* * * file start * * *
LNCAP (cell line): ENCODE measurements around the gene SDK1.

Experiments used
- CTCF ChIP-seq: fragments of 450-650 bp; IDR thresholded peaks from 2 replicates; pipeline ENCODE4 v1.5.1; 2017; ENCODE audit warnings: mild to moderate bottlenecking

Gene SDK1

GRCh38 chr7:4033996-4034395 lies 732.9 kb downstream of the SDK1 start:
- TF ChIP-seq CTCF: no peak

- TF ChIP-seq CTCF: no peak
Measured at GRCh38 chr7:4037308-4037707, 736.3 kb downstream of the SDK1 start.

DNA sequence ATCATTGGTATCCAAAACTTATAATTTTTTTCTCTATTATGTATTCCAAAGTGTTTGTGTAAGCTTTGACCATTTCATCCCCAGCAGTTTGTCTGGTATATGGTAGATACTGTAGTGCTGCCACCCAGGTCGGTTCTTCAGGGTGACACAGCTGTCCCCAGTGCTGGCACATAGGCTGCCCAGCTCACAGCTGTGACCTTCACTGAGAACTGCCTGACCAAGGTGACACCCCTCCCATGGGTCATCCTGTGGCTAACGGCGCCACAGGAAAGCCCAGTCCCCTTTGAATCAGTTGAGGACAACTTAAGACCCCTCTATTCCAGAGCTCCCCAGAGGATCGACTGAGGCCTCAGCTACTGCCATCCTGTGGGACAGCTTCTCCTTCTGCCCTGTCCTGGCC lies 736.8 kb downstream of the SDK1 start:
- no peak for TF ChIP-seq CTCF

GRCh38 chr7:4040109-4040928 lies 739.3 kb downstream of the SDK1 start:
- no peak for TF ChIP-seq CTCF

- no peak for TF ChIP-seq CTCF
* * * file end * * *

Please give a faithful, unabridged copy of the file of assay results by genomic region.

LNCAP (cell line): ENCODE measurements around the gene SDK1.

Experiments used
- CTCF ChIP-seq: fragments of 450-650 bp; IDR thresholded peaks from 2 replicates; pipeline ENCODE4 v1.5.1; 2017; ENCODE audit warnings: mild to moderate bottlenecking

Gene SDK1

GRCh38 chr7:4033996-4034395 lies 732.9 kb downstream of the SDK1 start:
- TF ChIP-seq CTCF: no peak

- TF ChIP-seq CTCF: no peak
Measured at GRCh38 chr7:4037308-4037707, 736.3 kb downstream of the SDK1 start.

DNA sequence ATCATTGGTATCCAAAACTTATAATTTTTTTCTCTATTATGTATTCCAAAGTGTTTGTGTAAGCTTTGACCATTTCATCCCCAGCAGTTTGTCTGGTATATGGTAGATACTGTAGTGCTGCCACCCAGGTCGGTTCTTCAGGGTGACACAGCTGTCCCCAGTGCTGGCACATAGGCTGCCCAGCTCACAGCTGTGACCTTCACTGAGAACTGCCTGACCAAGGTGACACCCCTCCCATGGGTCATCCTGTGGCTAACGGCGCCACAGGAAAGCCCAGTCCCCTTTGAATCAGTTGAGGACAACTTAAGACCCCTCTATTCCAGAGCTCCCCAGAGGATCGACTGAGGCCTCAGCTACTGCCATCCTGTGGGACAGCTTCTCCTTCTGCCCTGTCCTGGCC lies 736.8 kb downstream of the SDK1 start:
- no peak for TF ChIP-seq CTCF

GRCh38 chr7:4040109-4040928 lies 739.3 kb downstream of the SDK1 start:
- no peak for TF ChIP-seq CTCF

- no peak for TF ChIP-seq CTCF